Today fertilization gives way to soil fertility. Indeed, the objective is no longer just to feed the plants. In 2020, fertilization products must also stimulate and nourish the soil to meet several challenges: depollution and environmental balance, increasing yields, and improving the nutritional intake of food products. Discover 5 tips to improve the fertility of your soils by increasing organic matter.
1/ Reduce tillage and optimize the use of inputs
By reducing tillage, the structure of the earth is conducive to the development of biological activity. By resting, the soil promotes interactions between microorganisms and other organic materials that compose it. The stronger these interactions, the more fertile the soil, which optimizes the use of inputs when necessary only.
2/ Put in place plant covers
The advantage of plant cover is to protect and enrich the soil. By developing a strong surface biological activity, it generates humus and other structuring colloids, capable of agglutinating aggregates such as root exudates, earthworm mucus, mycelia of fungi or even glomaline. The plant cover thus enriches the concentrations of organic matter.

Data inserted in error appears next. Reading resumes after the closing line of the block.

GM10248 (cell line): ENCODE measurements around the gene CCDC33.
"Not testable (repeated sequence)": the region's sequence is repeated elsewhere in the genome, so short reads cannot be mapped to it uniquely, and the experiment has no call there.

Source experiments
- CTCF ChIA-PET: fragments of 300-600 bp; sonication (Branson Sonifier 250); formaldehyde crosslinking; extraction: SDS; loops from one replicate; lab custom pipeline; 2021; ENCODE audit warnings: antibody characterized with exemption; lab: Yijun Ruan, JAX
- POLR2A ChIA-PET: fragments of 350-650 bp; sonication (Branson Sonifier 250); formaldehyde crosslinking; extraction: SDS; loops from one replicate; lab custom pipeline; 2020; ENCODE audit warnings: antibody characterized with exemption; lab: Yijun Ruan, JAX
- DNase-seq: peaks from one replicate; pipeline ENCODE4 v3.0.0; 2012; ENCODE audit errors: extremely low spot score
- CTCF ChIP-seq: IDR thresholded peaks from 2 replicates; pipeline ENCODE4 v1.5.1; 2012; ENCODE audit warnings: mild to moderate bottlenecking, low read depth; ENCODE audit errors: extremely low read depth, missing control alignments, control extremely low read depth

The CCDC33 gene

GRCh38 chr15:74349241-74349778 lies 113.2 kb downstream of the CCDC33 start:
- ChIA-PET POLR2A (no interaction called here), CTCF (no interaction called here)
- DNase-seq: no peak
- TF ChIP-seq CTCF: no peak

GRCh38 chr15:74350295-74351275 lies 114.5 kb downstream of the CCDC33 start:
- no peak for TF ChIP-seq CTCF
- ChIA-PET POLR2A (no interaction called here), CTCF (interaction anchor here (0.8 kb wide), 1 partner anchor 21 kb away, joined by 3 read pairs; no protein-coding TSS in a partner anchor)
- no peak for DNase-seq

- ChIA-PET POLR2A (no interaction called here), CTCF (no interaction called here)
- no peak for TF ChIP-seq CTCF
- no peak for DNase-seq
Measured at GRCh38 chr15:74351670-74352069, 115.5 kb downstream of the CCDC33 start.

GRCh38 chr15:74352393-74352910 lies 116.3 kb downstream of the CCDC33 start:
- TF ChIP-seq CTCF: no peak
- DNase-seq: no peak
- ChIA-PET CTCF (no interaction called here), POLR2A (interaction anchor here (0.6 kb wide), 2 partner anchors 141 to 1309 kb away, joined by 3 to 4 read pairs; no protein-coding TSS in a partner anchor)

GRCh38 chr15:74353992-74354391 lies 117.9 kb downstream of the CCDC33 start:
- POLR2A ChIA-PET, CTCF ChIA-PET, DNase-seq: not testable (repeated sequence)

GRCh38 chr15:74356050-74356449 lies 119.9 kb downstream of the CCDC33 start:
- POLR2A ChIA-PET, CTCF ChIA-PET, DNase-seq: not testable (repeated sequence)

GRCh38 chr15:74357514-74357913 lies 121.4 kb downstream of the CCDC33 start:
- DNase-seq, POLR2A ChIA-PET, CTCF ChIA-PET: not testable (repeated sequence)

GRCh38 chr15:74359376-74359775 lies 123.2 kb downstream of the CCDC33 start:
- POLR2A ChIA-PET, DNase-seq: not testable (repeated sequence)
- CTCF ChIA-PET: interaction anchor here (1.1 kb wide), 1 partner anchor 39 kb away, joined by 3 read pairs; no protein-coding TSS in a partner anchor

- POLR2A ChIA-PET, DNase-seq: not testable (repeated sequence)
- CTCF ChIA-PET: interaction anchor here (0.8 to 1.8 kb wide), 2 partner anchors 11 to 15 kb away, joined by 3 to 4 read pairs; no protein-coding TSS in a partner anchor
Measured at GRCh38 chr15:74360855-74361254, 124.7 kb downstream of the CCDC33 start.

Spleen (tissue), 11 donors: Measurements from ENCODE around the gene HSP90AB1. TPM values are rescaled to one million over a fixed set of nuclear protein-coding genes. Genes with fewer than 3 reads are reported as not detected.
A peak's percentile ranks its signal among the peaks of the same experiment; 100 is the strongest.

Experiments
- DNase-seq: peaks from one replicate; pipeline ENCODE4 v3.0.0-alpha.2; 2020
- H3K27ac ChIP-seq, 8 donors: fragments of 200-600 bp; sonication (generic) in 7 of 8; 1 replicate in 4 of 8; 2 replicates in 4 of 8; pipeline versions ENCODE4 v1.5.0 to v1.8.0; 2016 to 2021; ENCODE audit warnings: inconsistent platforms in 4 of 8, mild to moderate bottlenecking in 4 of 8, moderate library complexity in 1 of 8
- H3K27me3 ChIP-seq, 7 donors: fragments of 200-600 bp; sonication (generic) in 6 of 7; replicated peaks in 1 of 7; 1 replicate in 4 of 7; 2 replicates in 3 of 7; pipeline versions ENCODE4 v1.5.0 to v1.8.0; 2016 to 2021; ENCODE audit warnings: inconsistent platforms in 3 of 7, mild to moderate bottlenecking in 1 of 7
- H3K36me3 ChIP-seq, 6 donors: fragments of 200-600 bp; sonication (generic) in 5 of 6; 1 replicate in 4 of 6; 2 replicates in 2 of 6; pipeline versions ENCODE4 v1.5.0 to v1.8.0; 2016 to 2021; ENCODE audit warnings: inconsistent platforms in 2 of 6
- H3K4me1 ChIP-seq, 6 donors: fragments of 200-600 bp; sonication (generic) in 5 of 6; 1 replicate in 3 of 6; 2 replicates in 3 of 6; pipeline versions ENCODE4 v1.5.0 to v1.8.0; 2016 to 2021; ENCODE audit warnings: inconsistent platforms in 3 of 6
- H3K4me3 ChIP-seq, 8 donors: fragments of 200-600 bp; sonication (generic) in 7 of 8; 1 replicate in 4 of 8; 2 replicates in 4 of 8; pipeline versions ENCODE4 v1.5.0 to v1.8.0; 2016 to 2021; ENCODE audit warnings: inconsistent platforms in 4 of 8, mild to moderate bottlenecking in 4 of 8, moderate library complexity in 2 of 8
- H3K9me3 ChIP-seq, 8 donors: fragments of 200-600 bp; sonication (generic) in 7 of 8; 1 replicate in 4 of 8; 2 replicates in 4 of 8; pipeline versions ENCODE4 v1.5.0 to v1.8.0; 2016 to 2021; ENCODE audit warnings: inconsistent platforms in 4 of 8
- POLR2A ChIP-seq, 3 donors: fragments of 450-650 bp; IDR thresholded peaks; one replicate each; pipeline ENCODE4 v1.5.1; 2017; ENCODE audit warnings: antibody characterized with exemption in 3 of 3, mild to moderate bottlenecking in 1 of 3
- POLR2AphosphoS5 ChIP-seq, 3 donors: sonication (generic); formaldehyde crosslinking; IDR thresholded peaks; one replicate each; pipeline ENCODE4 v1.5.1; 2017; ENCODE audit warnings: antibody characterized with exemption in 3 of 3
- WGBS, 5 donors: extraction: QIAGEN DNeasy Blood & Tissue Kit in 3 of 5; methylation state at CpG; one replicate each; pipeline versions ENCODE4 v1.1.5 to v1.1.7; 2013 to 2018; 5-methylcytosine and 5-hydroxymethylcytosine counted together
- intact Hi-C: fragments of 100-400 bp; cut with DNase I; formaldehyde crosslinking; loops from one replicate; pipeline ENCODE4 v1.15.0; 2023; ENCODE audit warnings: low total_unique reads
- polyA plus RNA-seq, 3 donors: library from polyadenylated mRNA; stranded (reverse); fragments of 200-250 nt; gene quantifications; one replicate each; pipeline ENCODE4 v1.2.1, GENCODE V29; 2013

3/ Keep crop residues to the maximum
Harvest residues represent the aerial parts of non-harvested plants. They have the advantage of containing a significant amount of organic matter, generally greater compared to that of the harvested products. They can be used in many ways, including staying on the ground to boost fertility by feeding populations of fungi, earthworms and other bacteria.
4/ Use legumes
Legumes have a significant impact on soil fertility since they have the ability to fix nitrogen from the air in the root nodules of the plant. Opting for the use of legumes in crop rotation allows soils to naturally enrich themselves with nitrogen, an essential element for nourishing bacteria and other living elements in the soil. According to the news site Arvalis, 100 million tonnes of atmospheric nitrogen annually are fixed by legumes. This represents the production of nitrogen created by the chemical industry.
5/ Move from the “fertilization plan” to the management of soil fertility via eco-fertilization
Planning fertilization is relative in an agricultural system where fertilization is synonymous with soil fertility. And for good reason: part of the work is done naturally and therefore does not need to be planned. Eco-fertilization helps to strengthen and optimize this work of natural improvement of soil fertility.
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